Jimmy Walker wins PGA marathon to cap year of firsts
A week that brought more than four inches of rain over the 98th PGA Championship at Baltusrol Golf Club in New Jersey went down a 36-hole marathon on Sunday in lift, clean and place conditions.
Jimmy Walker shot a 68 on the day’s first round that started at 7 a.m. Eastern time. He went his last 28 holes without a bogey to capture a one-shot victory with a closing 67 over the top ranked golfer in the world, Jason Day.
Walker’s final nine included three birdies starting with a bunker shot into the cup on No. 10, a 30-footer drained on No. 11 and a curling 8-foot putt on No. 17 that proved vital.
As Walker approached the tee of the par-5 18th with a three-shot lead, there was more drama to come. Day, in the group ahead of Walker’s, had hit his 2-iron to within 15 feet for eagle. Day holed the putt, and Walker heard the roar. The leader needed a par on 18 for his first major championship.
The 37-year-old kept it exciting when his second shot veered right of green into the three-inch rough, leaving a shot of 30 yards that had to carry a bunker to an elevated green over eight feet high. He did what he had to do, lifting the ball safely on the green some 35 feet from the hole.
At this time, Day left the area where he was watching on a television monitor with his son to watch at the edge of the green. Walker’s putt went three feet past the hole to set up the crucial par putt, a confidence stroke into the hole for the win.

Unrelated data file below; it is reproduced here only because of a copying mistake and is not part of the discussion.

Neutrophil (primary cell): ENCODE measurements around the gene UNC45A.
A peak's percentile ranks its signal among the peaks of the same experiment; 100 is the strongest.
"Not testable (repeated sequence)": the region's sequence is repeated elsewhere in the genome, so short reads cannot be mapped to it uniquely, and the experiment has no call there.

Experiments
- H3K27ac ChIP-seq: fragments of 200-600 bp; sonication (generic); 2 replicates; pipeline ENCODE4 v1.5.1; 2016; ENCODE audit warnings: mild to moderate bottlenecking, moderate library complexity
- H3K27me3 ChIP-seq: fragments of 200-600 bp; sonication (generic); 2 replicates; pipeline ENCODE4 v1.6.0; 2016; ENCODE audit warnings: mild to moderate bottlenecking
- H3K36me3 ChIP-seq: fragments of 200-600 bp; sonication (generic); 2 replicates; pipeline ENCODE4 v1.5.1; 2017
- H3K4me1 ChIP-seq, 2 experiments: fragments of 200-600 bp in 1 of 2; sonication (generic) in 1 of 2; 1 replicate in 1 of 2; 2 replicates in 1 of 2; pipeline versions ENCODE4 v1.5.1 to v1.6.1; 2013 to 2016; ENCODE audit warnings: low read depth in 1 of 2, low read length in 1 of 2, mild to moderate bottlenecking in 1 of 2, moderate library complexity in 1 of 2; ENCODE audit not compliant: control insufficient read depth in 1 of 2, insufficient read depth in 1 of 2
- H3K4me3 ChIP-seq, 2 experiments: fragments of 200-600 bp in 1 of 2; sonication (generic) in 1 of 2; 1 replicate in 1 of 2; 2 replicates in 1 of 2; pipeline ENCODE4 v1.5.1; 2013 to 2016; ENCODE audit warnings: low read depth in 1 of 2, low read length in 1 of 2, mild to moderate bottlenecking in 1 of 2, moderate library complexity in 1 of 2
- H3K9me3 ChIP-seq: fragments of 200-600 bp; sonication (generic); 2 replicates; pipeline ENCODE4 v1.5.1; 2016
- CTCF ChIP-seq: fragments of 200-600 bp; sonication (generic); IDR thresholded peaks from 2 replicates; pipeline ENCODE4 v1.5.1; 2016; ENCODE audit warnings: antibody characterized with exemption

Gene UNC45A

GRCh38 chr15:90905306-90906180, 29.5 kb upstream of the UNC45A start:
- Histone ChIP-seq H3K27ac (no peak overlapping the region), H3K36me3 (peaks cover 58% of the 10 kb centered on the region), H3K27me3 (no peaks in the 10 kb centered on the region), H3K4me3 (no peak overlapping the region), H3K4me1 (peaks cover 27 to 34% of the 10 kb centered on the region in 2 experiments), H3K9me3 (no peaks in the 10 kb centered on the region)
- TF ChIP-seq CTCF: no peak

Day was one of the first to greet Walker with a smile and class. “Great stuff, mate,” Day said to the new PGA champ.
Normally, two 67’s in the final rounds of a major are enough to walk away the winner, but Day came up just short of the worth champion Walker. “It was nice to get the eagle, just to try and make Jimmy think about it.” Day said. “But obviously, Jimmy just played too good all day.”
Jimmy Walker’s first major title caps off a year of first time major winners in each major:
The Masters–Danny Willett
U.S. Open–Dustin Johnson
The Open Championship–Henrik Stenson
Walker’s success did not come easy, earning his first of five PGA Tour victories before today in 2014 at age 35. A late bloomer has reached full flower.
‘Sometimes, things just don’t come easy,” Walker said, hoisting the PGA Wanamaker Trophy. “Jason really put it on me to make par. Sometimes pars are hard. But we got it.
“It was amazing.” he said. “It was a battle all day.”
Even the rain could not stop the drama at Baltusrol and a finish worthy of a major.
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